I pinged some other folks, including the (cult?) newsletter, Blackbird Spyplane, and much to my delight/surprise, TBOT + Kissa ended up as their … Books of the Year?!:

Kissa by Kissa: How to Walk Japan Book 1 and Things Become Other Things: How to Walk Japan Book 2 by Craig Mod.

Erin and I happened to meet Craig at a dinner the last time we were in Tokyo and dude was the man — an American writer who moved to Japan 20 years ago and basically never left. Like us, Craig is a proponent of the getting-in-these-steps lifestyle, but on another level of flaneurism: these books document monthslong walks through Japan along ancient roads. Kissa by Kissa is shorter, structured around visits to charming, idiosyncratic, deeply personal old Japanese cafés. Things Become Other Things is longer, weaving in more memoir and getting deeper with the journo-poetic reflections. Both books document little-known and in some cases dying swathes of Japanese geography and culture, from the POV of a savvy insider-outsider, sensitive narrator, and curious guide. The chapters tend to be a page long, interspersed with Craig’s beautiful photographs. This is a new printing for KBK, and TBOT just dropped. Both come in clothbound “fine art” editions you can cop separately or as a bundle. Very special s**t!!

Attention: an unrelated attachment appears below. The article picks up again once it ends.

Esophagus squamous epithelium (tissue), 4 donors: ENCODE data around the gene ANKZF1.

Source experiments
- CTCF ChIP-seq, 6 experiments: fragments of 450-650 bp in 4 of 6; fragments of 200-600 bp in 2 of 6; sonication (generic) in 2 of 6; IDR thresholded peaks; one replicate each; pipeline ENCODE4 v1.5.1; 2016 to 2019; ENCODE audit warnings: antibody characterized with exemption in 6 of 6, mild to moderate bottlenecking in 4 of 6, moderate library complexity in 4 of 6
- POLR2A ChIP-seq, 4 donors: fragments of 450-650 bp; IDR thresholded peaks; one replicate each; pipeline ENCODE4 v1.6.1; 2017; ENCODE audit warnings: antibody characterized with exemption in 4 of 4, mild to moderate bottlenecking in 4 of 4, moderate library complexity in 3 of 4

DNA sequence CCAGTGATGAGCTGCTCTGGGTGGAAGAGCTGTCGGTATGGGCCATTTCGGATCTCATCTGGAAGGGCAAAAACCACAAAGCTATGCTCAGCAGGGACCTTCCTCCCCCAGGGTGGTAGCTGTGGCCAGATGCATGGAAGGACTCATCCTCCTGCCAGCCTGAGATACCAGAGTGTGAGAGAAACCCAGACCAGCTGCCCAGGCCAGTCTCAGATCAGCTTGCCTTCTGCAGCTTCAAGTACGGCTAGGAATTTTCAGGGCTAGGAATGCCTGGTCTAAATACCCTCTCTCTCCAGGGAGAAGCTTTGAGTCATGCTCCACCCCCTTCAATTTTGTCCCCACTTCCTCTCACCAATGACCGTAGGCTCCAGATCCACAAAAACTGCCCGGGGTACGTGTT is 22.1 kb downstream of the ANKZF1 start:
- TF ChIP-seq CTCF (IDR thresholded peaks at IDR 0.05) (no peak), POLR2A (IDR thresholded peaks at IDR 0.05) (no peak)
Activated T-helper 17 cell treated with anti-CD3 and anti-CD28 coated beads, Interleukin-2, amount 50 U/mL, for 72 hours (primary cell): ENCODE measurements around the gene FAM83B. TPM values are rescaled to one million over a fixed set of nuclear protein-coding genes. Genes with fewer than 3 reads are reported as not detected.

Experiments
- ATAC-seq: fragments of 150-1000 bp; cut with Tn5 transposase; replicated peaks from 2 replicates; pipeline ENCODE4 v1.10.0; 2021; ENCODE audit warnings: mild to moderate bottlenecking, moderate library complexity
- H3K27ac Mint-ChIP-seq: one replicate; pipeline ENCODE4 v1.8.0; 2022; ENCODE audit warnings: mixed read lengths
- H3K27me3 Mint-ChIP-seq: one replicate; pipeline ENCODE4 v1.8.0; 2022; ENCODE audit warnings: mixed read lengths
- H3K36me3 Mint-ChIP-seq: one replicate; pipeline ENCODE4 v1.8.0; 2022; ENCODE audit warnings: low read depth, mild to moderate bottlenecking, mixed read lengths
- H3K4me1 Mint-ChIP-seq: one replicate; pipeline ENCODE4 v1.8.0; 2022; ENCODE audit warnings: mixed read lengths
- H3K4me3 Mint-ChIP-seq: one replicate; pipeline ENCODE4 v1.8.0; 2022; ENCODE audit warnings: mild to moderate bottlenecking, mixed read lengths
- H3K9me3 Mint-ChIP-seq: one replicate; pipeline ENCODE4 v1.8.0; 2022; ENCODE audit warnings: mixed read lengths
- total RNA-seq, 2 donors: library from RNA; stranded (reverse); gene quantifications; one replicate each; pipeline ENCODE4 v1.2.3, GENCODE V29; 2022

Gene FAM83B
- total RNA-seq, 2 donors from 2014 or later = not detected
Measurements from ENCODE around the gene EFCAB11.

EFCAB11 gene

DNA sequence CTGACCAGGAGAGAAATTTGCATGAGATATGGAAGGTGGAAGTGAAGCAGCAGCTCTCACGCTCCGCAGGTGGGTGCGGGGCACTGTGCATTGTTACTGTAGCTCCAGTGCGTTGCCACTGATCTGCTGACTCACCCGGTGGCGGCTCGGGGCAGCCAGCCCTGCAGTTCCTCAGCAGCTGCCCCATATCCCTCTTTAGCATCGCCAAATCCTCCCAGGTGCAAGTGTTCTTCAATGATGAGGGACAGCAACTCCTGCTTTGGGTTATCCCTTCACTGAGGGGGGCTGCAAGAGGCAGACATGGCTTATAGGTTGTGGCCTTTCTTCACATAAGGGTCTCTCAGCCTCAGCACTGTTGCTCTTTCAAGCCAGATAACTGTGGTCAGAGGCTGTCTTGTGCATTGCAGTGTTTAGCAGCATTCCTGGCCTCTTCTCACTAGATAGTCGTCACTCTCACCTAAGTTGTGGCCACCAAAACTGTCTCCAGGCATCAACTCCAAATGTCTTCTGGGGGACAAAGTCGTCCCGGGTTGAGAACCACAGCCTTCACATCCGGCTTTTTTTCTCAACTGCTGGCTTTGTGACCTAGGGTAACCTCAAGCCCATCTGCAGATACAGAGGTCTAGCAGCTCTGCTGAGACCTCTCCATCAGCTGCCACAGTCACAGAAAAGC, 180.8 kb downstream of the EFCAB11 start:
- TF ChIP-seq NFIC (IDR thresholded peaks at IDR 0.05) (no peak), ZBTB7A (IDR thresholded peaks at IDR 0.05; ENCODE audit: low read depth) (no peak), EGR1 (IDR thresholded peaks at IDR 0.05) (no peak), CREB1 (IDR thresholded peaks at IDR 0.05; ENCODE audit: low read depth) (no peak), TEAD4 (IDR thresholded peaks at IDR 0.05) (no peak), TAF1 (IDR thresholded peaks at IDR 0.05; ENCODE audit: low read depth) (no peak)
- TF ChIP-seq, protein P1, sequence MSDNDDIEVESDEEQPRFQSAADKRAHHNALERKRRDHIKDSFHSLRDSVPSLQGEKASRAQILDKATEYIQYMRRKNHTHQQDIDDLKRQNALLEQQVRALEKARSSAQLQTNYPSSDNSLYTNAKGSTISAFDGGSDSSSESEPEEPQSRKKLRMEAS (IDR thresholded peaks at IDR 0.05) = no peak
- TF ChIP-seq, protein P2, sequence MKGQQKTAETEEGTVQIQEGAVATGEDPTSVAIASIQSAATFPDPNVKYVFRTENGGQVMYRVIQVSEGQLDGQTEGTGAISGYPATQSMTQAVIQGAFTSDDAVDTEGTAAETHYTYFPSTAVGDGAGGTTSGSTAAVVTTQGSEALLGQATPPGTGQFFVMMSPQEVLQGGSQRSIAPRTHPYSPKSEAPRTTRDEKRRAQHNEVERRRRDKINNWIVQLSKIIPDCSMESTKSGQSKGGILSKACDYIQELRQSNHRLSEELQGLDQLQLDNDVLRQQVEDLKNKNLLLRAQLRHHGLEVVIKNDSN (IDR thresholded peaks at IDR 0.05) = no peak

This was wholly unexpected. I don’t send books out explicitly for PR purposes, but what a lovely cap to the year. (And it did drive a healthy chunk of sales, if we’re keeping track.) Thank you Spyplane!

I put up a Goodreads page for TBOT. I don’t know how Goodreads works, and don’t use it myself, but I had enough people asking me for the listing that I figured I should be the one to make it.

Since it’s nice to have others toot your horn, here are a few notes from TBOT readers:

I just finished TBOT, and what a heart-achingly beautiful book it is. To read, to hold, to take it all in.

I finished reading your book. Incredible. I really loved Kissa by Kissa, but this books intimacy really pulls you in. The last string of photographs was perfect. The book was really quite affecting. I don’t normally email authors like a maniac.

It’s strange to finally read this book full of beauty, sadness and humour … Now finally to hold the finished book in my hands and have it still feel fresh and exciting and moving is a testament to your skill as a writer and talent as a designer of beautiful objects. It would be fair to say I own few other books so lovingly and meticulously designed as this.

TBOT gave me misty eyes, giggles, a fluttery heart, and, at times, a deep-seated envy for your prose styling. I absolutely adored it. Your comments about scarcity/abundance and archetypes sit with me in new and richer ways. Congratulations on a tremendous creative achievement, and thank you for sharing it with the world.